How much will college cost? Every college is required to have a “net price calculator” on their website that will provide students a ballpark estimate of the cost to attend, using information entered by the student.
Students can access financial aid through four sources: Federal, State, College/University, and outside private scholarships. The FAFSA (Free Application for Federal Student Aid) is the form that all colleges and universities require. It is available starting October 1st. An additional application that many private colleges and universities require, the CSS Profile, asks for in-depth information for the purpose of awarding students their privately managed money. Check the college’s financial aid website to see if the CSS Profile is required. Some colleges and universities have their own application process for funds. The FAFSA and CSS Profile are the two primary applications that students and parents complete for the purpose of applying for loans or grants. Families should plan on completing both if the student intends to apply to a range of colleges and universities.
There is a range of possibilities open to students to supplement the rising cost of higher education. The most important advice the Guidance Department and Massachusetts Educational Financing Authory (MEFA) gives to students and parents is to stay on top of application deadlines! Students and families need a system to organize both college and scholarship applications. Too often, students miss opportunities by not having the application prepared in a timely manner. If you need further information or wish to discuss your particular concern, we encourage you to make an appointment with your school counselor to go through these options or answer your particular questions.
Work-study is another funding option commonly used by students. Work-study programs allow students to work part-time on or near campus while in college. Students are paid directly for the hours that they work, and these funds supplement any financial aid award students may receive. Students are asked on the FAFSA application if they intend to consider Work Study as an option to supplement income during the academic school year.
College Board’s Financial Aid page offers three steps to getting financial aid and other useful information. College websites also include planners as well as more specific information to the institutions’ merit and need-based aid programs.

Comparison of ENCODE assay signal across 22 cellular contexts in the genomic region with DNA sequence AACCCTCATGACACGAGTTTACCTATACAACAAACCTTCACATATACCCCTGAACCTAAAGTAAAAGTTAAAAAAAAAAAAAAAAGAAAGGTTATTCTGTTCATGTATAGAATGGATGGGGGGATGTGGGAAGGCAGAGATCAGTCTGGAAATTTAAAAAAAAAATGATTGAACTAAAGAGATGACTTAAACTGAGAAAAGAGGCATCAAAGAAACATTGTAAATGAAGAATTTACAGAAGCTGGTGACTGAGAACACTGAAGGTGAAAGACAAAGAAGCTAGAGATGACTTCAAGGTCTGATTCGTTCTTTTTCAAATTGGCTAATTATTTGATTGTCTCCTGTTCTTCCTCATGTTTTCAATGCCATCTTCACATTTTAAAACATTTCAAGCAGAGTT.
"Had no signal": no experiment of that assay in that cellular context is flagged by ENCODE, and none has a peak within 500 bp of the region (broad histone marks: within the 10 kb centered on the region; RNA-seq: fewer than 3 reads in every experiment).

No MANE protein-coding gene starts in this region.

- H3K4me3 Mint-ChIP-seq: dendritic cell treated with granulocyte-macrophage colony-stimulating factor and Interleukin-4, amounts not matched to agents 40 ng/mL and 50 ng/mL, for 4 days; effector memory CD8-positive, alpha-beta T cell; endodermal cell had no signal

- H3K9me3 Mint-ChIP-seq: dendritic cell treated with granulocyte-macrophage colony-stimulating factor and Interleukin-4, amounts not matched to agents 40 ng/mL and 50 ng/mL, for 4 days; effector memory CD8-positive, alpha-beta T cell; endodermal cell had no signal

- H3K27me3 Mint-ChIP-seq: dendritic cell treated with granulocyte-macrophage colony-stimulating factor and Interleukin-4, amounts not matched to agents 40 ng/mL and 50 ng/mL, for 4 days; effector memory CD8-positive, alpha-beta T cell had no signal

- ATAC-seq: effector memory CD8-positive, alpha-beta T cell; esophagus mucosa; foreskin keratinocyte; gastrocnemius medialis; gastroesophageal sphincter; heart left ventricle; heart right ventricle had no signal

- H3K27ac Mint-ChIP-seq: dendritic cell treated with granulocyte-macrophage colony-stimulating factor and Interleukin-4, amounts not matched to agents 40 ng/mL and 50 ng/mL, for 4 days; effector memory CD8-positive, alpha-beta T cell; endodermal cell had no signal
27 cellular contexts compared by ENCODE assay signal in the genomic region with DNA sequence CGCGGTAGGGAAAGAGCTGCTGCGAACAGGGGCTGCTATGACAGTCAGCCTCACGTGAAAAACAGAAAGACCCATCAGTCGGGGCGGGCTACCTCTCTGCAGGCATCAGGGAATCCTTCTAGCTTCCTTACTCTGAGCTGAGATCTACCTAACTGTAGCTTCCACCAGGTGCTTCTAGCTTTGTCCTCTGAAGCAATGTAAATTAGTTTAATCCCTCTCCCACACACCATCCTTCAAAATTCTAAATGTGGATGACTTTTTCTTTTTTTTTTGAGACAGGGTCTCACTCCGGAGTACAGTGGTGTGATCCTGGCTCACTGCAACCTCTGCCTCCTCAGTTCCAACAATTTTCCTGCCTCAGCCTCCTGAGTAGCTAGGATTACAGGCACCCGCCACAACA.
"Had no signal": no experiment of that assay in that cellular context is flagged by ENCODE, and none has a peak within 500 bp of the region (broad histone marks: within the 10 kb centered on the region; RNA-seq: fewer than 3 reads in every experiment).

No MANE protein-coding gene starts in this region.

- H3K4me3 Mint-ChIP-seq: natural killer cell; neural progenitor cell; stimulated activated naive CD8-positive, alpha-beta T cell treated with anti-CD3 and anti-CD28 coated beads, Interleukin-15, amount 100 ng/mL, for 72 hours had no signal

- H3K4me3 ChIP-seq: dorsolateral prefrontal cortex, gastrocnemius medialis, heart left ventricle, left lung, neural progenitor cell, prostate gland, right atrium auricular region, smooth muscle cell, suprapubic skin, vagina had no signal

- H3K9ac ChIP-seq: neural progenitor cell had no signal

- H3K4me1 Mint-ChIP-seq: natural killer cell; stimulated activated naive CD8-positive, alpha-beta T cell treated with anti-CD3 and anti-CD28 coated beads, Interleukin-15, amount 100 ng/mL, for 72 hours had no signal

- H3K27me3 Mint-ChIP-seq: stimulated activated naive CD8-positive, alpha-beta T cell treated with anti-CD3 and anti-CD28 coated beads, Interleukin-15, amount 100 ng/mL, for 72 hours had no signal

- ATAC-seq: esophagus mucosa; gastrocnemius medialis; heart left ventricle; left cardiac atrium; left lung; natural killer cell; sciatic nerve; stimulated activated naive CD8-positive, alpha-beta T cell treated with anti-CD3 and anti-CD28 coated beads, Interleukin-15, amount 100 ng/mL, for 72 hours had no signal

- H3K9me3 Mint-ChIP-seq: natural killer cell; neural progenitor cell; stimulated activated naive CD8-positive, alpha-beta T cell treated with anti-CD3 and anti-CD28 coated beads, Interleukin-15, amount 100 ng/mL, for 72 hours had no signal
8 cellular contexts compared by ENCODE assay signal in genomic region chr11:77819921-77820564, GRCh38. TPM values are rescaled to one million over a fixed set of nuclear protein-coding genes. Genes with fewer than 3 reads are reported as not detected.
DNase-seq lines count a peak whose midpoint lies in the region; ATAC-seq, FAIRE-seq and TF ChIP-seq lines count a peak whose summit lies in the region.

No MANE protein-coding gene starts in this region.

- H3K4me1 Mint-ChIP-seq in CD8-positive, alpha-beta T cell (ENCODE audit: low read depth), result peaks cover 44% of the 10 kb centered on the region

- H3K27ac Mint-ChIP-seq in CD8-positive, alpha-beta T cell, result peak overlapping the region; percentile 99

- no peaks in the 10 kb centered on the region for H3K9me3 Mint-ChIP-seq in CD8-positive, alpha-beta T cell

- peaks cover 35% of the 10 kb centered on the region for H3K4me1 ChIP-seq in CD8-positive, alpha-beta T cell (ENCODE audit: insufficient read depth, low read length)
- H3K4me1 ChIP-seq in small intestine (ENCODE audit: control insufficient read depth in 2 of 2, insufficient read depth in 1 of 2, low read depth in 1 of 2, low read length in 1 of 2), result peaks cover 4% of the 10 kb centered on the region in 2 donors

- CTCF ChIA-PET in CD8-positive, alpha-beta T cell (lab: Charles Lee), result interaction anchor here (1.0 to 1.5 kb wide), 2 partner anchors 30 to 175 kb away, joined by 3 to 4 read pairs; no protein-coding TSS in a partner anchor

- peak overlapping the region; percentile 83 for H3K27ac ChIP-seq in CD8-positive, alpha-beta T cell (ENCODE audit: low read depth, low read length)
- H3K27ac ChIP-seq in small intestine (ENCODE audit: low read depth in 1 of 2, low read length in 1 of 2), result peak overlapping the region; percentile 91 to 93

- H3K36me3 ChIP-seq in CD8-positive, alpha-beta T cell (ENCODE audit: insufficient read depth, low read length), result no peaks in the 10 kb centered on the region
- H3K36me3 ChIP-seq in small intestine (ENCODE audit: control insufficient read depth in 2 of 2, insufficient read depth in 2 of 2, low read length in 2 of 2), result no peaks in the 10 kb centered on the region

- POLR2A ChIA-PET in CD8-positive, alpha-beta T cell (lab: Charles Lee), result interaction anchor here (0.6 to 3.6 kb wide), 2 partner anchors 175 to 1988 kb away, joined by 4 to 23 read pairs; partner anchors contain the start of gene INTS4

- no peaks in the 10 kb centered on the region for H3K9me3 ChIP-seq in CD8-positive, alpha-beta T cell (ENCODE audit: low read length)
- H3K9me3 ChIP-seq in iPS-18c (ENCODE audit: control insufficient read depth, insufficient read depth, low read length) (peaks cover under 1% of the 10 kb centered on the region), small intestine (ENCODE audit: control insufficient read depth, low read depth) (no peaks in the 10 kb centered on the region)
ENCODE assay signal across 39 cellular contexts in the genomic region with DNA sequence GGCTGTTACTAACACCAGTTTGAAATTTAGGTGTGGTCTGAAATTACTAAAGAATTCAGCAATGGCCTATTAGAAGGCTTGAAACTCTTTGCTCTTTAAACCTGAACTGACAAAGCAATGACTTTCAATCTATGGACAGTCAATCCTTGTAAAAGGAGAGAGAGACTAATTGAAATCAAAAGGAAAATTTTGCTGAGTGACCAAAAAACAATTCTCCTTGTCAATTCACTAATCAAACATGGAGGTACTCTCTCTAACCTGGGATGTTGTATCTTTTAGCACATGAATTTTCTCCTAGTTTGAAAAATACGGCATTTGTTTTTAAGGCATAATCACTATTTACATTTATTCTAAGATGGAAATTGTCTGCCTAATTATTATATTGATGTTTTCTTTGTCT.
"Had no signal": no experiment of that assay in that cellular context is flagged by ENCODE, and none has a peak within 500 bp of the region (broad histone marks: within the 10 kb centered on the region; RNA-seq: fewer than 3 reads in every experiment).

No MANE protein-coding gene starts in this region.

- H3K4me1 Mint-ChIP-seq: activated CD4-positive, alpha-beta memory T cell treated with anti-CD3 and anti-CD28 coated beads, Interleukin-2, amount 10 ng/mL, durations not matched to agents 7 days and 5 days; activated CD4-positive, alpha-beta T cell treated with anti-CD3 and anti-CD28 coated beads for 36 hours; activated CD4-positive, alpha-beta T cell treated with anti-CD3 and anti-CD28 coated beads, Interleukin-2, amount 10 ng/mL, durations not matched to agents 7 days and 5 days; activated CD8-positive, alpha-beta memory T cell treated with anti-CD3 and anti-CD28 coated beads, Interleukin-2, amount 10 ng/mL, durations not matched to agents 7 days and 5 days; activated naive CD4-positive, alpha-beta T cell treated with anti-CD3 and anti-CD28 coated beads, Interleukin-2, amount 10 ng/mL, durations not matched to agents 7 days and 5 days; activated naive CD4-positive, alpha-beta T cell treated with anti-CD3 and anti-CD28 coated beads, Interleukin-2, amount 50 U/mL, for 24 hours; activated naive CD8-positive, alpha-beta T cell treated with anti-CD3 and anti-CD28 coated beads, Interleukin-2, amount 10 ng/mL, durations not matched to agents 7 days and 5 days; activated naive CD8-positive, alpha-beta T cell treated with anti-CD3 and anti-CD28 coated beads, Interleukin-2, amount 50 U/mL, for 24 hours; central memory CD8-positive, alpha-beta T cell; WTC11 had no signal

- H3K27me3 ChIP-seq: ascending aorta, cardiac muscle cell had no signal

Online Scholarship Resources
There are numerous websites that provide extensive free information and search engines for both need-based and merit scholarships. Some of the most widely used are FastWeb, FinAid , School Soup and College Answer.
Town of Weston Scholarships
Organizations within the Town of Weston offer need-based scholarships to students. To be considered for any of these town scholarships, students must complete the Weston Town Scholarship Application and the FAFSA. Please be aware that a copy of the Student Aid Report (SAR) pages of the FAFSA must be attached to the application. Some committees award money to the student directly while others send money directly to the institution to which the student is matriculating. Applications must be submitted by May 1st. Click on the links below to review Town of Weston scholarships:
- Weston Town Scholarship Application
- Weston METCO Scholarship Fund, Inc
- The Weston Wildcate Fund (METCO seniors only)
Weston Veterans Memorial Education Fund (WVMEF) (included in Weston Town Scholarship Application)
The WVMEF welcomes applications from WHS graduates who are currently attending college. Applicants should use the same form that high school seniors use, but should also include appropriate information about their college experience. Forms should be submitted through the high school guidance office to assure consideration by the committee.
The WEA (Weston Education Association) Scholarship is awarded to a student who expresses a deep interest in teaching as a career.
Businesses and organizations often provide scholarships based on your intent to pursue a specific interest, major or profession. Some provide scholarships to dependents of employees. The Guidance office compiles binders of scholarships as well as lists many in Naviance.
Outside scholarships provide another source of financial aid for students. Most of the scholarships are need-based, but some are also merit scholarships. The sponsoring agencies and interest groups vary significantly in terms of threshold qualifications ranging from parent occupation to areas of interest for future study. Families should note, however, that students should avoid organizations that charge a fee for “assisting students and parents in finding scholarships.” We have found that such agencies and organizations rarely produce information worthy of expense.
Many colleges and universities have their own scholarship money, typically awarded to students who ultimately matriculate to that institution. Often an application is required. Please contact the Guidance office to learn about specific scholarship information from a particular school. The University of Massachusetts system has two types of scholarships for students: the “John and Abigail Adams Scholarship” and the “Stanley Z. Koplik Certificate of Mastery.” While these two scholarships both waive tuition costs, there are important differences in eligibility requirements and the application process. Students planning on applying to the University of Massachusetts should investigate these funding sources. At Weston High School, Maryann Shea, is the coordinator of these scholarships. For more information, please contact Maryann via email at firstname.lastname@example.org.